These words may seem ridiculous, but in her book Chua recounts similar ploys: "I threatened her with no lunch, no dinner … no birthday parties."
It takes mere minutes for Rachel to catch the attention of an unsuspecting mother and daughter, Ann and Gina Capicotto. For 20 grueling minutes, they listen to this verbal abuse without a word to the mother. But like Martone, when Rachel leaves the scene, Capicotto swoops over to console Misha.
When Rachel returns, she asks Misha, "Are you bothering people? Are you talking to people? What's wrong with you?"
Little do we know, Rachel is in for a surprise.
"Leave her alone! What is wrong with you?" says Capicotto.
"She's doing her homework," Rachel counters.
"And you are yelling and screaming at her! This is ridiculous! You are a disgrace!" cries out Capicotto.
When Rachel tells Misha this is her fault, Ann lashes out, pointing at Rachel: "She didn't do it to you! You did it to yourself! You have this child petrified!"
With that overwhelming response, we decide it's time to break the scene.
Capicotto later admits tearfully that her heart broke for the child and that she didn't want to leave her with Rachel. She wasn't the only one who felt Rachel's words were over the top. Coincidentally, it turns out our Tiger Mother actress, Rachel, was raised by Tiger Parents.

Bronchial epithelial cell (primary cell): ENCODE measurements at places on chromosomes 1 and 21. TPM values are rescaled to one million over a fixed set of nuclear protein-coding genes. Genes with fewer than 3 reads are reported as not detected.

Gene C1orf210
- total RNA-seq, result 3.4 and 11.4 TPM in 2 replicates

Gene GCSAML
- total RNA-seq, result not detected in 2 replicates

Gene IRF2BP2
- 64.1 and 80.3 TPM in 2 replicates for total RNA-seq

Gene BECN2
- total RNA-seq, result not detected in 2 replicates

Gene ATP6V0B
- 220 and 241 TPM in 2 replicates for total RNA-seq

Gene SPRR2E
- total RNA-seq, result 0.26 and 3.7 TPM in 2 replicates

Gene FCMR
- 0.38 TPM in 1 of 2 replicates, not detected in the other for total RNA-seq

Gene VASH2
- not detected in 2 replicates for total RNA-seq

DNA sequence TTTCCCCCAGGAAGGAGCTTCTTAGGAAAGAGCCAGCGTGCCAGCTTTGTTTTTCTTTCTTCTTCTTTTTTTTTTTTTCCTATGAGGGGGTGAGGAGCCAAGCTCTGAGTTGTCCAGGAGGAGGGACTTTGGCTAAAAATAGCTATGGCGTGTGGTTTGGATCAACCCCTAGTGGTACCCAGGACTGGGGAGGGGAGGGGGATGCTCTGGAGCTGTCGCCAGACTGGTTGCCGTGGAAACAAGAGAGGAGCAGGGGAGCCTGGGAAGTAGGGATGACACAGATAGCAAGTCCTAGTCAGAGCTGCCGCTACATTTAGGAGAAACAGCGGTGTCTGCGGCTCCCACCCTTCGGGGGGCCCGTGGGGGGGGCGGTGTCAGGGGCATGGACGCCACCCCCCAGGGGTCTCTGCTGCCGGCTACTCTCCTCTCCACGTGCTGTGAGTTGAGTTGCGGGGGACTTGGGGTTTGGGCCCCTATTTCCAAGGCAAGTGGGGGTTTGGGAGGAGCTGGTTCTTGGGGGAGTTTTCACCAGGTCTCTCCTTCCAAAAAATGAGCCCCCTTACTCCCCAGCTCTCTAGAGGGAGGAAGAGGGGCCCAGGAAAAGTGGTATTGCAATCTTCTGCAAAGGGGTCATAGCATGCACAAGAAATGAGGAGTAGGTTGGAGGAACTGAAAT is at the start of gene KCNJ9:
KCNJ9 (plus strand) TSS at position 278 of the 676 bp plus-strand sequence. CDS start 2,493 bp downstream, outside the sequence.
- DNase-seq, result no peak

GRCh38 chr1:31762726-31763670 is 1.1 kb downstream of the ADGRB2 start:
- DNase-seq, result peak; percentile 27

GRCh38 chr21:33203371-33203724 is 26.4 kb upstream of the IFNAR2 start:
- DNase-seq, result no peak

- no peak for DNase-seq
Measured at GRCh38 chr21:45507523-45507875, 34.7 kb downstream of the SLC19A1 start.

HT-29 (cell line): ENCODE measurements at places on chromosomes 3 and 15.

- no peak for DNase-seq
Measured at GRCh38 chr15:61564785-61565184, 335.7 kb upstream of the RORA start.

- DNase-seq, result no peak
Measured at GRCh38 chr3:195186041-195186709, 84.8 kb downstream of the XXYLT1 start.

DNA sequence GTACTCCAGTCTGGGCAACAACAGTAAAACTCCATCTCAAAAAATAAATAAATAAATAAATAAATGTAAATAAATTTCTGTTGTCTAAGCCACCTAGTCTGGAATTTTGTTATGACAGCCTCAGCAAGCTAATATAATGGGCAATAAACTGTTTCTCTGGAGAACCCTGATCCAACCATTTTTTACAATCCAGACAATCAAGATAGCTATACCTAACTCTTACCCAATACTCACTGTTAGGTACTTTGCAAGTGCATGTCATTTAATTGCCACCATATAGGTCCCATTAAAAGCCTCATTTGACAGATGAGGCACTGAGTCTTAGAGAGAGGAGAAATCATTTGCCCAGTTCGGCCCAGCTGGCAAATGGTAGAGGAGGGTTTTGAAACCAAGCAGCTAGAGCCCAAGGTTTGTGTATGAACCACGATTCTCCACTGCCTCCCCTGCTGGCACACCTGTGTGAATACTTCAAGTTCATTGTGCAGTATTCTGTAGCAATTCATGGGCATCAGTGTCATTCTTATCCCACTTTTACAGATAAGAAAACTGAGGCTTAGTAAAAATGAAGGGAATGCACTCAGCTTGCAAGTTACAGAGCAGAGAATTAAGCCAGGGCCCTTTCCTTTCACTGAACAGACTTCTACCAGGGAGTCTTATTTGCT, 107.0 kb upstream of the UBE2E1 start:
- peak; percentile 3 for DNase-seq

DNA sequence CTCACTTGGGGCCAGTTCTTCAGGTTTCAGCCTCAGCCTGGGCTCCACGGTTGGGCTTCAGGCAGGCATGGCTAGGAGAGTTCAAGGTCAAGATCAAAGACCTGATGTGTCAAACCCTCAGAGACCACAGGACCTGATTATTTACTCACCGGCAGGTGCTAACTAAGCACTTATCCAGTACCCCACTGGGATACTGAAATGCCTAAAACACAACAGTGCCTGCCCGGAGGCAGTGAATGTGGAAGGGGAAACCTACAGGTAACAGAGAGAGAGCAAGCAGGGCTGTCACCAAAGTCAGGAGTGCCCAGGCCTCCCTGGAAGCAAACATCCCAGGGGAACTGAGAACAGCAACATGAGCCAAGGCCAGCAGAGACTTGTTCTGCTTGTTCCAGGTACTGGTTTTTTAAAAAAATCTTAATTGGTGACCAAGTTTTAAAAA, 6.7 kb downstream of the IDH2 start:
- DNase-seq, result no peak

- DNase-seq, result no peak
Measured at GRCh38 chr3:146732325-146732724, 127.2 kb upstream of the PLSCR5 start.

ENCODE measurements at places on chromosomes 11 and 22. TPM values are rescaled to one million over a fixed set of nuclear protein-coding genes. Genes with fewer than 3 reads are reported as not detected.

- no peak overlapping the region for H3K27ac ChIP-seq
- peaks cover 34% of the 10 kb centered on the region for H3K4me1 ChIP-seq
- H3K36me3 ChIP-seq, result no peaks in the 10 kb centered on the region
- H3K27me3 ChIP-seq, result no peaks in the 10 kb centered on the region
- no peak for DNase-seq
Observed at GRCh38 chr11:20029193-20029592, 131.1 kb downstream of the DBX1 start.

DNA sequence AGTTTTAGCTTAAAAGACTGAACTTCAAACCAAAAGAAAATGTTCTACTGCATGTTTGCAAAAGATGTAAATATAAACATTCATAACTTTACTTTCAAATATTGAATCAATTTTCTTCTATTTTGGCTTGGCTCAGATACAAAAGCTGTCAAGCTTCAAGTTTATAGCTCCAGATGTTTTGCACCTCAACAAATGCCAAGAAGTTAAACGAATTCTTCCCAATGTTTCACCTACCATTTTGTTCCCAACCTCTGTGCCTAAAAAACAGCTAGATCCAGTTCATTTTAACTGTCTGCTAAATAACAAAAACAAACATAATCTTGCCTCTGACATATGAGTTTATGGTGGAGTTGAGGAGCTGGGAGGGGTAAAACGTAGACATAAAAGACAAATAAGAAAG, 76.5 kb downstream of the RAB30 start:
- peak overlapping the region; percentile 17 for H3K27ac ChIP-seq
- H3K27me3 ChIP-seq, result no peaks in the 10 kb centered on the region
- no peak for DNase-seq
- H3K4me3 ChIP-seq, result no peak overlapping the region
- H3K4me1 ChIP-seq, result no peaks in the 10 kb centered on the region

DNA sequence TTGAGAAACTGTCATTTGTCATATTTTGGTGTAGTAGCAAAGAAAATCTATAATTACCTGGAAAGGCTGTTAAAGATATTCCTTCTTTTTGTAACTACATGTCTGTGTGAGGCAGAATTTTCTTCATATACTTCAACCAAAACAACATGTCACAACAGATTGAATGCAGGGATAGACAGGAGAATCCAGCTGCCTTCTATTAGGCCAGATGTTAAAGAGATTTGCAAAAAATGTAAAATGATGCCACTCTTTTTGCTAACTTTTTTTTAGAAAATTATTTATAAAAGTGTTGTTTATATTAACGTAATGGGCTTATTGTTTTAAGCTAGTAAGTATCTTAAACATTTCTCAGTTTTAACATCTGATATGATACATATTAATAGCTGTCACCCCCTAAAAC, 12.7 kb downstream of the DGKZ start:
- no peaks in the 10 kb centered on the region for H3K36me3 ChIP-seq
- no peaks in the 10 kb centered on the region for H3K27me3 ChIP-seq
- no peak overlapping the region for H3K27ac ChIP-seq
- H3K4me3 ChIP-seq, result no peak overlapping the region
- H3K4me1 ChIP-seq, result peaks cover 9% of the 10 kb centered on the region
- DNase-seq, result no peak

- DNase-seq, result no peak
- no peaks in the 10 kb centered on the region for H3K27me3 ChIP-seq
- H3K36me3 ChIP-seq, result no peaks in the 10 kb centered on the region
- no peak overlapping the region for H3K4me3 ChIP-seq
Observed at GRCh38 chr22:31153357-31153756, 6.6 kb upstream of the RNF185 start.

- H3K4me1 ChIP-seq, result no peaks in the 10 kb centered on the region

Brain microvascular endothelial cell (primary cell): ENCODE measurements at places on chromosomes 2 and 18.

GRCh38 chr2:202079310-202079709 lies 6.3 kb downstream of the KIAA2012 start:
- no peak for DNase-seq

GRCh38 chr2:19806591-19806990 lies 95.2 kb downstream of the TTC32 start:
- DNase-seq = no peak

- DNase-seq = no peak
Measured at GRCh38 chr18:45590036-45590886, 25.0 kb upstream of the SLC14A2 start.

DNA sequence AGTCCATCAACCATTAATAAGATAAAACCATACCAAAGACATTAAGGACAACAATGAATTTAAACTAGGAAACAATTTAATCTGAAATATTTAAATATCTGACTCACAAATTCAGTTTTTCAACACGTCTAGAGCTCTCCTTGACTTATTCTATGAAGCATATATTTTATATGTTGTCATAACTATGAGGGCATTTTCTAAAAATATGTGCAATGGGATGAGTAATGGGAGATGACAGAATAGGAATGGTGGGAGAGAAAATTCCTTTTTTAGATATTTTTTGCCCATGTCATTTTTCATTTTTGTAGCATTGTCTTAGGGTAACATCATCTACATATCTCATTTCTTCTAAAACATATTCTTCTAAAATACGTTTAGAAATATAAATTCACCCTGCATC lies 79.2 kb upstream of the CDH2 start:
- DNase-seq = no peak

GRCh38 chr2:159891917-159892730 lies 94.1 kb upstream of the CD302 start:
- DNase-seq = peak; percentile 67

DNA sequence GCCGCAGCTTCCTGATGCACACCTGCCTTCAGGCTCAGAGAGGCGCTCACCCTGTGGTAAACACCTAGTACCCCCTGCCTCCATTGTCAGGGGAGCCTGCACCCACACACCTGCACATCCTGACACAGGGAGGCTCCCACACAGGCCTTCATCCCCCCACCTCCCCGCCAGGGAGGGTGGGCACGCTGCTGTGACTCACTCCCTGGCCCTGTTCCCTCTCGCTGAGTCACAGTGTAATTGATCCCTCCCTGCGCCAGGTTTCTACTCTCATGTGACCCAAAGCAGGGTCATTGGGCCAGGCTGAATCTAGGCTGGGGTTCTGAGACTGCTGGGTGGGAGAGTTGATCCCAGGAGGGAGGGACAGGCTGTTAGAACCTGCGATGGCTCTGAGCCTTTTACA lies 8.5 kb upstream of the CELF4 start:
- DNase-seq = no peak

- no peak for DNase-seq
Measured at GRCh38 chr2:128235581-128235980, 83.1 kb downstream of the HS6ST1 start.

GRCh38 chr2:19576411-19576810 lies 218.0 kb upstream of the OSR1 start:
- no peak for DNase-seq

"[My parents] didn't mean to make me feel bad," she says. "They knew that I would come out of it and feel stronger. That's their philosophy. It stirs up a lot of emotions in me, but I'm also very close to my parents, so I also don't want to portray them as a stereotype. I want to show that it's coming from a place of love."
In her book, Chua experiences a change of heart about "Tiger" parenting after her youngest daughter rebels.
In an interview with Juju Chang on "Good Morning America," Chua said, "Obviously, at some point I started to lose touch, but then luckily I listened … and I pulled back."
Chua's oldest daughter, Sophia, has started a blog titled "New Tiger in Town" to counter her mother's critics. She writes: "When the whole world's calling you a mindless robot, you kind of get the urge to start talking!"
Sophia was recently accepted by Yale and Harvard. Does this prove Chua's point that her style of parenting is indeed superior? That's up to you to decide.
Watch the scenario unfold on "What Would You Do?" Friday at 9 p.m. ET